The phone hacking scandal now crippling Britain could hardly ripple with more intrigue if the whole affair involved Cuban-born burglars, 18-minute audio gaps and a deep-background source whispering “Follow the pound” from a parking garage in Darlington.

Let alone a shamed political strategist close to the nation’s leader who pronounces his surname “Colson.” (What’s that, guv’nah? That last similarity is actually true? Quick, someone get Gordon on the phone — no, not Liddy — Brown.)

PMs. MPs. CEOs. VIPs. And the NOTW. It’s an ever-escalating case that almost daily tosses us a new “hackronym.”

In a week in which the final “Harry Potter” film is enjoying global popularity, the only Rupert in the world who could so thoroughly steal the headlines (as it were) from Grint is Murdoch, the News Corp. baron who is scheduled to testify Tuesday before Parliament.

Every news cycle, it seems, brings another surreal discovery.

In a standard spy-thriller, our imperiled protagonist would ring up good ol’ Scotland Yard — except in real life, the entangled top cops there are stepping down faster than a Royal Albert Hall usher. Meanwhile, the whisteblower suddenly turns up dead and his expiration is briskly ruled “not suspicious.”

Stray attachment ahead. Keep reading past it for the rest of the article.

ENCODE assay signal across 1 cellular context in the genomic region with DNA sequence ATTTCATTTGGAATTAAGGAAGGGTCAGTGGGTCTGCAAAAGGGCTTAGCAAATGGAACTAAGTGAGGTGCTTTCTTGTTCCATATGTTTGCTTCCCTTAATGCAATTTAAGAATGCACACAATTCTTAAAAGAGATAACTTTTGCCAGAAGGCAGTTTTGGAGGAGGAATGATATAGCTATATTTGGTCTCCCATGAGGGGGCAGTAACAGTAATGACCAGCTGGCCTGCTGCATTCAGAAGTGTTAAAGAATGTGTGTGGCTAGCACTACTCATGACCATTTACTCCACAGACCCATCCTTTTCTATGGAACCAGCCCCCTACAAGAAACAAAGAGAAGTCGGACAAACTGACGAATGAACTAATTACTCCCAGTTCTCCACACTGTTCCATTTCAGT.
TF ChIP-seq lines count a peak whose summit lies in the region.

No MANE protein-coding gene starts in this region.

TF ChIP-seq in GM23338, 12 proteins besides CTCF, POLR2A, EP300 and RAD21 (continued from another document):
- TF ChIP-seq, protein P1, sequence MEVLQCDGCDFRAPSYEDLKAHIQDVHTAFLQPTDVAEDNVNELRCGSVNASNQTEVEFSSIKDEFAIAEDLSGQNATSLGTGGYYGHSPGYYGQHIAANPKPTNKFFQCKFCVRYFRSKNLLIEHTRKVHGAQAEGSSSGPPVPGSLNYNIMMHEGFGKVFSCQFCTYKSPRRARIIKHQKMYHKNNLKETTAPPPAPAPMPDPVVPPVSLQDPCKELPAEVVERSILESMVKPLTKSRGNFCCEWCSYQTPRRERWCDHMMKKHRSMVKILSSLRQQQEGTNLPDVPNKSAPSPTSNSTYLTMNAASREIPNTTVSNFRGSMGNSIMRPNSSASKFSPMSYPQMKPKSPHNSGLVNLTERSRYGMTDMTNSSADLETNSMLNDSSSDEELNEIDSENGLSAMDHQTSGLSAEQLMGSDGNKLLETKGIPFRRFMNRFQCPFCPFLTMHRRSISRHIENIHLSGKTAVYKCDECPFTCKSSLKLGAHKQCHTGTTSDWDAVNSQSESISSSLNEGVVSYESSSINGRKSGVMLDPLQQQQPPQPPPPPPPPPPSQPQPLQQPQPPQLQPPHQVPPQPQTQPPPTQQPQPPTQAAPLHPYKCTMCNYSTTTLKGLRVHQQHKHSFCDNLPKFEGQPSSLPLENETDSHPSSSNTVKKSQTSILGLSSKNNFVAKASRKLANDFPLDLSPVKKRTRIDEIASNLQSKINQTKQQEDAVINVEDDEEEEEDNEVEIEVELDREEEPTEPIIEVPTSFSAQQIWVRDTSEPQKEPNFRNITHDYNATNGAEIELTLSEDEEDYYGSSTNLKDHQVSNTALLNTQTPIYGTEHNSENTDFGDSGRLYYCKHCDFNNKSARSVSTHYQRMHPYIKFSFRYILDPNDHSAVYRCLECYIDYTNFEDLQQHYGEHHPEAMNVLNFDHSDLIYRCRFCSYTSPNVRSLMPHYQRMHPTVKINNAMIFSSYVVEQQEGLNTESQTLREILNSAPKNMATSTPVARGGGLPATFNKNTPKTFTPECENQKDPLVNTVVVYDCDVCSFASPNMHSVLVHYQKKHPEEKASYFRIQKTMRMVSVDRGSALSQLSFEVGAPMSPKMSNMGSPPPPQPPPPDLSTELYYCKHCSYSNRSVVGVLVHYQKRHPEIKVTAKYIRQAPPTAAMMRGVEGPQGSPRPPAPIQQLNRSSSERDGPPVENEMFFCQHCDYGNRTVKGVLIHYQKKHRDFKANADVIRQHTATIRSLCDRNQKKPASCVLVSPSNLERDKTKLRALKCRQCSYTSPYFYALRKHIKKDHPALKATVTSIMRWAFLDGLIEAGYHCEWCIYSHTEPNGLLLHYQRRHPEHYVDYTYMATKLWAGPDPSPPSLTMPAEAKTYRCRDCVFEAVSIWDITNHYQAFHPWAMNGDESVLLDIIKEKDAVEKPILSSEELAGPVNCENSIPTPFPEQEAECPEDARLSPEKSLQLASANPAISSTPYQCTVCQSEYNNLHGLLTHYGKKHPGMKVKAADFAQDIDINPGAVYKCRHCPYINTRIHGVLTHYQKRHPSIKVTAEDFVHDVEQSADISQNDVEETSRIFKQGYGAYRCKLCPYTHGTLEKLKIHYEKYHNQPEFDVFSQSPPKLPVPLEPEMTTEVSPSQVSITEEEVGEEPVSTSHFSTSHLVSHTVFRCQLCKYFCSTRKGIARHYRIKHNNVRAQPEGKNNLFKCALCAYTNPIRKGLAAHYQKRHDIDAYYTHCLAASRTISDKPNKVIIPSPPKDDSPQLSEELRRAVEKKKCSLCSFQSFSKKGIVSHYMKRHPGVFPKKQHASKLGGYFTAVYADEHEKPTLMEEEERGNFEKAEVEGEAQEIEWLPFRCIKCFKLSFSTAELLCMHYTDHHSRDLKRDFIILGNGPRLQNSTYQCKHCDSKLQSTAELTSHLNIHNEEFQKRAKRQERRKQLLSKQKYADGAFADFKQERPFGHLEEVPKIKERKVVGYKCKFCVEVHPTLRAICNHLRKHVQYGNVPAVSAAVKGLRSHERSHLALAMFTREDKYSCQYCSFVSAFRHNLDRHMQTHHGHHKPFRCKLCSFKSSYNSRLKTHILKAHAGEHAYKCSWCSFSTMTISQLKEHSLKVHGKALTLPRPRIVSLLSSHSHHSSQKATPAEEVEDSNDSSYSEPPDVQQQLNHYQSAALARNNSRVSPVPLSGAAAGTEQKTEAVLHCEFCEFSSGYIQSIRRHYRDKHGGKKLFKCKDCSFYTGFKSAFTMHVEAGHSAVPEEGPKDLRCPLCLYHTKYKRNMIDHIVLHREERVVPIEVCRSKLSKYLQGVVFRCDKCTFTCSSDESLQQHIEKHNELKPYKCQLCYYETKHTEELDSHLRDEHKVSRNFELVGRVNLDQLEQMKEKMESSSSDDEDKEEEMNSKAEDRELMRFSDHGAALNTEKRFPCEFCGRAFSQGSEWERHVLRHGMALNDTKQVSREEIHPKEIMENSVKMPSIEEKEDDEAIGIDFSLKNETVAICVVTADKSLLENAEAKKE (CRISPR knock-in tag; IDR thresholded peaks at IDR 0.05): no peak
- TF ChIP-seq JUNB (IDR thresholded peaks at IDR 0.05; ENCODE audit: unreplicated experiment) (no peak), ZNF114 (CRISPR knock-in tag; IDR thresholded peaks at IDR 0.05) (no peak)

Even Sherlock Holmes might have trouble unraveling this tainted crossword-puzzle of a case.

And then there is Murdoch’s daughter-like figure Rebekah Brooks, the freshly arrested former News of the World editor whose address reportedly was very near Hackers Lane — and whose 2009 wedding guests included the founder of Carphone Warehouse.

Bugger it! You couldn’t make this stuff up, even if you were a tabloid journalist.

With your ear to a hacked phone line.

So now it’s the cartoonists’ turn to bring some satirical perspective to Hackergate. From David Horsey’s version of “The Media Empire Strikes Back” to the Taiwanese-based animators at NMA who depict Murdoch as a “radioactive” Aussie shark, here are Nine Eye-Catching News. Corp. Cartoons.

And naturally, we allow the last word to a nearly 80-year-old Australian native and media legend.

No, not Rupert Murdoch. Rather, countryman Pat Oliphant. He always seems to have his ear to the ground — just not to the receiver.





. (MIKE LUCKOVICH/Atlanta Journal Constitution)


. (STEVE BREEN/San Diego Union-Tribune)




. (ALAN MOIR/Sydney Morning Herald, AUSTRALIA)




. (NICK ANDERSON/Houston Chronicle)


(PAT OLIPHANT/Universal Uclick)